Background Adverse drug events related to anticoagulants are common and clinically significant. Computerized physician order entry (CPOE) and clinical decision support systems (CDSSs) are widely viewed as crucial for reducing prescribing errors.
Purpose To make prescriptions safer and to promote good practise, by developing CDSSs focused on oral and injectable anticoagulants.
Materials and Methods A review was carried out of existing guidelines and practise in the units.
About ten meetings with clinicians (cardiologists, thrombosis specialists) and pharmacists from the Pharmacy and Therapeutics Committee (PTC) were required to write these CDSSs.
The CDSSs were presented and tested in the cardiology units. New discussions and improvements in the CDSSs were made with prescribers, nurses and pharmacists.
The final CDSSs were validated by the Pharmacy and Therapeutics Committee (PTC).
Results Nine CDSSs had already been validated by the PTC: Vitamin K Antagonist (VKA), heparin sodium, heparin calcium, Low Molecular Weight Heparins (LMWHs) in prophylactic and curative treatment of deep-vein thrombosis and pulmonary embolism, LMWHs for acute coronary syndrome ST-segment elevation myocardial infarction and non-ST-segment elevation myocardial infarction, LMWHs for cardiac arrhythmia, and treatment of heparin-induced thrombocytopenia.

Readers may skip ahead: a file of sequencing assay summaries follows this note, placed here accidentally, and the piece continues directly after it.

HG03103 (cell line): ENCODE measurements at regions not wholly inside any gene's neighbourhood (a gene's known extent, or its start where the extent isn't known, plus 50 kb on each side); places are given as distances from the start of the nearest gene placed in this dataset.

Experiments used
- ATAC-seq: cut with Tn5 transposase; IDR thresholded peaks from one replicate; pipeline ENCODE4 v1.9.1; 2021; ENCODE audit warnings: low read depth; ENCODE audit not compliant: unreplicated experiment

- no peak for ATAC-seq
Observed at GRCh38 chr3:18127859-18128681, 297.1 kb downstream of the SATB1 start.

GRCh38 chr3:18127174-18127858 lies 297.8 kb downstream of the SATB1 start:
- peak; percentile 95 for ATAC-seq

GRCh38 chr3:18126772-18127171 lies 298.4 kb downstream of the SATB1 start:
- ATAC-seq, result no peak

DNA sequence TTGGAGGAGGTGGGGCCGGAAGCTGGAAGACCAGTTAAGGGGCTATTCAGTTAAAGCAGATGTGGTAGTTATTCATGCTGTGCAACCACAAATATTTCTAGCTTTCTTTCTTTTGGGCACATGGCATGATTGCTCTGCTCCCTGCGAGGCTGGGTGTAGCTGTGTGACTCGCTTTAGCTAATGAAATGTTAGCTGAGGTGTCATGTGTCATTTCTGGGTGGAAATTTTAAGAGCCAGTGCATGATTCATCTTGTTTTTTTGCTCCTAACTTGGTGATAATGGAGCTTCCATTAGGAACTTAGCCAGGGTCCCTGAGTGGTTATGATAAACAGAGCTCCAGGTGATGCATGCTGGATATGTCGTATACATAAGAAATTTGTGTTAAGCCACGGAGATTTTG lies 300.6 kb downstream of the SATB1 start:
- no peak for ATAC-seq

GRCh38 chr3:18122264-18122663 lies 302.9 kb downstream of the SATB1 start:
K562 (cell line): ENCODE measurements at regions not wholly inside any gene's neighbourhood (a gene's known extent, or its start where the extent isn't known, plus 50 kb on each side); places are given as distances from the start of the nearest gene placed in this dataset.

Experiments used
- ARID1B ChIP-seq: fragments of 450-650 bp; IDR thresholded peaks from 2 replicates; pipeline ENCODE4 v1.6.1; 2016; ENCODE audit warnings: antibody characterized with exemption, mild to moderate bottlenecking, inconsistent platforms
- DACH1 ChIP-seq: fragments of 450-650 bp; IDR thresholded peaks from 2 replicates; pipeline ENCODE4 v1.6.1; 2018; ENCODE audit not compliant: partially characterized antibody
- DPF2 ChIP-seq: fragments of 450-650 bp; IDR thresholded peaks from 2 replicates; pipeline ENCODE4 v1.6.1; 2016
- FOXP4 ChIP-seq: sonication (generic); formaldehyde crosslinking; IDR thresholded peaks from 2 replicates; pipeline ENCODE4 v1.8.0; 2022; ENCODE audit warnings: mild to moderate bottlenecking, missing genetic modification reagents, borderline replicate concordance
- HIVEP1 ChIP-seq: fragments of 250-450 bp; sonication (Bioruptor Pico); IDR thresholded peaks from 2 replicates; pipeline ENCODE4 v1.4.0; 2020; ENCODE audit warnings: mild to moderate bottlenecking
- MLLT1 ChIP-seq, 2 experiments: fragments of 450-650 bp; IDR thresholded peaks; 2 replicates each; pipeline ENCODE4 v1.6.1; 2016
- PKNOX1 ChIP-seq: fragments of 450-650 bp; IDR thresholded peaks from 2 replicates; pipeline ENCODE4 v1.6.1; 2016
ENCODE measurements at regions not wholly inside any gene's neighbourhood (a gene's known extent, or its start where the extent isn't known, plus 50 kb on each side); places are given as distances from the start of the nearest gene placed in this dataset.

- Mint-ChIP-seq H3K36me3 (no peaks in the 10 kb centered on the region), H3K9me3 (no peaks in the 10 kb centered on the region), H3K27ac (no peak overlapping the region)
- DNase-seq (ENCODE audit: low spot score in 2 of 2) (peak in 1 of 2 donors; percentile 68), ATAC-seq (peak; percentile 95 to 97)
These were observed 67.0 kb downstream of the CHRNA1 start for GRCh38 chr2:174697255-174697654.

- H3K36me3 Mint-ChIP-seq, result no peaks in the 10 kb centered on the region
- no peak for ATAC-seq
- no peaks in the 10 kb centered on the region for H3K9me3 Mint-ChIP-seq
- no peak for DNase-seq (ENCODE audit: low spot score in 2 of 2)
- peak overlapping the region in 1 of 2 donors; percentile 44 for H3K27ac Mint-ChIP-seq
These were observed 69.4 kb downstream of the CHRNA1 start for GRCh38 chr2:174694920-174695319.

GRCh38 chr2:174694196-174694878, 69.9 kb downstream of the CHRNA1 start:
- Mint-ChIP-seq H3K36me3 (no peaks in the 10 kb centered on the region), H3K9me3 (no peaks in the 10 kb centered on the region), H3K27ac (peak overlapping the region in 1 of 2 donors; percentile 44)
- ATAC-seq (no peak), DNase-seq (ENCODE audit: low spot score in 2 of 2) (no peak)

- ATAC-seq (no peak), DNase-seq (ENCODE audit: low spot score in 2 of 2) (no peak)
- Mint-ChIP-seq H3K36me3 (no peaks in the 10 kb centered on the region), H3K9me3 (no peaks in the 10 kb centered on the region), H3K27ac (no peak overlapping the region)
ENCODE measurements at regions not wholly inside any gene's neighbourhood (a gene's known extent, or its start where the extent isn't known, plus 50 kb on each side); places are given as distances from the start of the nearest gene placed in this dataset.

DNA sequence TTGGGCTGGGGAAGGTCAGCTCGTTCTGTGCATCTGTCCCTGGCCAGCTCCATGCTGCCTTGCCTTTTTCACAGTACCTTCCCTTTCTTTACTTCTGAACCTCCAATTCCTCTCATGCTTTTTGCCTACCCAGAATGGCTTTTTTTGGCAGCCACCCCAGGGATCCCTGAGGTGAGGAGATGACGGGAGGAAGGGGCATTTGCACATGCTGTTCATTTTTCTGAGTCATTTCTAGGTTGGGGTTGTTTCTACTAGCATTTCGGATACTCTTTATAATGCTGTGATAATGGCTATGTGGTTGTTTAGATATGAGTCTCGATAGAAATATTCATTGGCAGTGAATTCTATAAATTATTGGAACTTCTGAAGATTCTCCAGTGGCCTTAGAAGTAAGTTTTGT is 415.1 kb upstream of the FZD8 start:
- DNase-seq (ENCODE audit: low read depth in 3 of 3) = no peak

There are still regular meetings to develop CDSSs on new anticoagulants: dabigatran, rivaroxaban and apixaban.
Each CDSS provides:
Information on the choice of a therapeutic strategy based on the indication and the clinical context.
Usual doses and rates of administration.
A dose calculation based on weight (heparins).
Overrun alerts when the dose is exceeded.
Regular laboratory tests at the recommended frequency.
Protocols for dosage adjustments based on the biological values.
Administration modalities for the nurses.
Since the implementation of the CDSS on VKA, annual fluindione prescriptions have decreased by 17% and annual warfarin prescriptions have increased by 53% in accordance with the recommendation to prescribe warfarin as the first-line oral anticoagulant.
Conclusions Development of CDSSs referred to by the CPOE system takes a lot of time but is a good way of disseminating PTC guidelines to all prescribers, pharmacists and nurses. CDSSs can assist clinicians in the management of patients requiring anticoagulant treatment by improving compliance with care standards. These CDSSs are updated following changes in guidelines and clinical practise. Other CDSSs focused on high-alert medicines will be introduced when computerised prescribing is implemented for the entire hospital.
No conflict of interest.
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